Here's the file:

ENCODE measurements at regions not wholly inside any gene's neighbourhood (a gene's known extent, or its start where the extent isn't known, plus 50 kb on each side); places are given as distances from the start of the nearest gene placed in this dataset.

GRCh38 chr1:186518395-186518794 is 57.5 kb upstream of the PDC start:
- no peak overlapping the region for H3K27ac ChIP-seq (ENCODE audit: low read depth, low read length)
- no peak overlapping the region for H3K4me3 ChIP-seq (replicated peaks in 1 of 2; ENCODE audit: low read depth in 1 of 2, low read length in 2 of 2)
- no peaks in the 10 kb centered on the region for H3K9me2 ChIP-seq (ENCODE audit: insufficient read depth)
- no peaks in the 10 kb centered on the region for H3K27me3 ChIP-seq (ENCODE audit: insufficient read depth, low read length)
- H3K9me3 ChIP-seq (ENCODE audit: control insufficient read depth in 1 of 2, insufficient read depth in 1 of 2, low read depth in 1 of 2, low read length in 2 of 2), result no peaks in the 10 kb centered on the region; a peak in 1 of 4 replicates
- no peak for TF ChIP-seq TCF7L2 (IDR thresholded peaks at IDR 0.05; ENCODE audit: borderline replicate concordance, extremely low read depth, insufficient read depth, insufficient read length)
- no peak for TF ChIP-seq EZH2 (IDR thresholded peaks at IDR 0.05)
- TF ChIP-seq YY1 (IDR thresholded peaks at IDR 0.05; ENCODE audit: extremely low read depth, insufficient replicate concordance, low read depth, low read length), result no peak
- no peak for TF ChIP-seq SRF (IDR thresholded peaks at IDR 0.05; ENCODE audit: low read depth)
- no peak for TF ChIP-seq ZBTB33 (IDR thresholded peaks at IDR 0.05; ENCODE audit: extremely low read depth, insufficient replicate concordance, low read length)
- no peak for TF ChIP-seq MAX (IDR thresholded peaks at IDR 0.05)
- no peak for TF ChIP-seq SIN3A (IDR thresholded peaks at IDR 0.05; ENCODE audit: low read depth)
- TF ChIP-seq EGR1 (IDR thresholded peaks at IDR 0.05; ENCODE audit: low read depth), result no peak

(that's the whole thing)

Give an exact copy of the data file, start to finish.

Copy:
ENCODE measurements at regions not wholly inside any gene's neighbourhood (a gene's known extent, or its start where the extent isn't known, plus 50 kb on each side); places are given as distances from the start of the nearest gene placed in this dataset.

GRCh38 chr1:186518395-186518794 is 57.5 kb upstream of the PDC start:
- no peak overlapping the region for H3K27ac ChIP-seq (ENCODE audit: low read depth, low read length)
- no peak overlapping the region for H3K4me3 ChIP-seq (replicated peaks in 1 of 2; ENCODE audit: low read depth in 1 of 2, low read length in 2 of 2)
- no peaks in the 10 kb centered on the region for H3K9me2 ChIP-seq (ENCODE audit: insufficient read depth)
- no peaks in the 10 kb centered on the region for H3K27me3 ChIP-seq (ENCODE audit: insufficient read depth, low read length)
- H3K9me3 ChIP-seq (ENCODE audit: control insufficient read depth in 1 of 2, insufficient read depth in 1 of 2, low read depth in 1 of 2, low read length in 2 of 2), result no peaks in the 10 kb centered on the region; a peak in 1 of 4 replicates
- no peak for TF ChIP-seq TCF7L2 (IDR thresholded peaks at IDR 0.05; ENCODE audit: borderline replicate concordance, extremely low read depth, insufficient read depth, insufficient read length)
- no peak for TF ChIP-seq EZH2 (IDR thresholded peaks at IDR 0.05)
- TF ChIP-seq YY1 (IDR thresholded peaks at IDR 0.05; ENCODE audit: extremely low read depth, insufficient replicate concordance, low read depth, low read length), result no peak
- no peak for TF ChIP-seq SRF (IDR thresholded peaks at IDR 0.05; ENCODE audit: low read depth)
- no peak for TF ChIP-seq ZBTB33 (IDR thresholded peaks at IDR 0.05; ENCODE audit: extremely low read depth, insufficient replicate concordance, low read length)
- no peak for TF ChIP-seq MAX (IDR thresholded peaks at IDR 0.05)
- no peak for TF ChIP-seq SIN3A (IDR thresholded peaks at IDR 0.05; ENCODE audit: low read depth)
- TF ChIP-seq EGR1 (IDR thresholded peaks at IDR 0.05; ENCODE audit: low read depth), result no peak